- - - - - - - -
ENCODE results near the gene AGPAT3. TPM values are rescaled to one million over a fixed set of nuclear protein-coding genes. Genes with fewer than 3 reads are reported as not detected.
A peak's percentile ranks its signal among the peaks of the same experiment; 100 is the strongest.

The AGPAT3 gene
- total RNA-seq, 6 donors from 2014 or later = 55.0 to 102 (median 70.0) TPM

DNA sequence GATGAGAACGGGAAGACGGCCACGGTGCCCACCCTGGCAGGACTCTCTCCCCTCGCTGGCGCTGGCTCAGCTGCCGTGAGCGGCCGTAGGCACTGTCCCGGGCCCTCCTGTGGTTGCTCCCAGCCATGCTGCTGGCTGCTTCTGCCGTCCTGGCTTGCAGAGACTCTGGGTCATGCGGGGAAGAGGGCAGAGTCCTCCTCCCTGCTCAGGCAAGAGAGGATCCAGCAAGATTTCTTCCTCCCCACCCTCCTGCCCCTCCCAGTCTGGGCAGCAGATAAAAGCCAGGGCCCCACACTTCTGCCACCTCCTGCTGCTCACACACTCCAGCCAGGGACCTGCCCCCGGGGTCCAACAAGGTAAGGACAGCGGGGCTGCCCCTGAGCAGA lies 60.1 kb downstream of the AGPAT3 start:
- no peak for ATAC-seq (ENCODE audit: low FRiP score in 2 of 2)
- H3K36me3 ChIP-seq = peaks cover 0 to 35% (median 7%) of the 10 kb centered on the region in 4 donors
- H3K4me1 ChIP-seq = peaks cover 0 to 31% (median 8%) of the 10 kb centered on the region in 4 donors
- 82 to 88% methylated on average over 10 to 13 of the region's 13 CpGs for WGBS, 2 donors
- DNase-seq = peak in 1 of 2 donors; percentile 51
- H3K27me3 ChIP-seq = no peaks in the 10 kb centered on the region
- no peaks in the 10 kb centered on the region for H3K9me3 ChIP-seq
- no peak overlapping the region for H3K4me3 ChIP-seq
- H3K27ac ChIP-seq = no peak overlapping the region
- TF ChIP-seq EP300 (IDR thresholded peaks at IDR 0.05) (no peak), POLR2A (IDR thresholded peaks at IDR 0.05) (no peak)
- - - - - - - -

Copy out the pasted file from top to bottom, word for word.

ENCODE results near the gene AGPAT3. TPM values are rescaled to one million over a fixed set of nuclear protein-coding genes. Genes with fewer than 3 reads are reported as not detected.
A peak's percentile ranks its signal among the peaks of the same experiment; 100 is the strongest.

The AGPAT3 gene
- total RNA-seq, 6 donors from 2014 or later = 55.0 to 102 (median 70.0) TPM

DNA sequence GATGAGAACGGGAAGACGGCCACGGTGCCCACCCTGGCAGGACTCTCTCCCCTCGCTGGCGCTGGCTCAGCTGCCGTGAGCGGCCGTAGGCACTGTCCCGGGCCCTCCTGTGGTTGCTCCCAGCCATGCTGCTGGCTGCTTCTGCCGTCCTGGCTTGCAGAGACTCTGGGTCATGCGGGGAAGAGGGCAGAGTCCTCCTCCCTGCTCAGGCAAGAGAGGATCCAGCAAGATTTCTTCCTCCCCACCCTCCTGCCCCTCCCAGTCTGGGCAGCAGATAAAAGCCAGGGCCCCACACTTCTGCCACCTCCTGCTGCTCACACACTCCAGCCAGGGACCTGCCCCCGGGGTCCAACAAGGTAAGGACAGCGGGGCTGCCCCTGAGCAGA lies 60.1 kb downstream of the AGPAT3 start:
- no peak for ATAC-seq (ENCODE audit: low FRiP score in 2 of 2)
- H3K36me3 ChIP-seq = peaks cover 0 to 35% (median 7%) of the 10 kb centered on the region in 4 donors
- H3K4me1 ChIP-seq = peaks cover 0 to 31% (median 8%) of the 10 kb centered on the region in 4 donors
- 82 to 88% methylated on average over 10 to 13 of the region's 13 CpGs for WGBS, 2 donors
- DNase-seq = peak in 1 of 2 donors; percentile 51
- H3K27me3 ChIP-seq = no peaks in the 10 kb centered on the region
- no peaks in the 10 kb centered on the region for H3K9me3 ChIP-seq
- no peak overlapping the region for H3K4me3 ChIP-seq
- H3K27ac ChIP-seq = no peak overlapping the region
- TF ChIP-seq EP300 (IDR thresholded peaks at IDR 0.05) (no peak), POLR2A (IDR thresholded peaks at IDR 0.05) (no peak)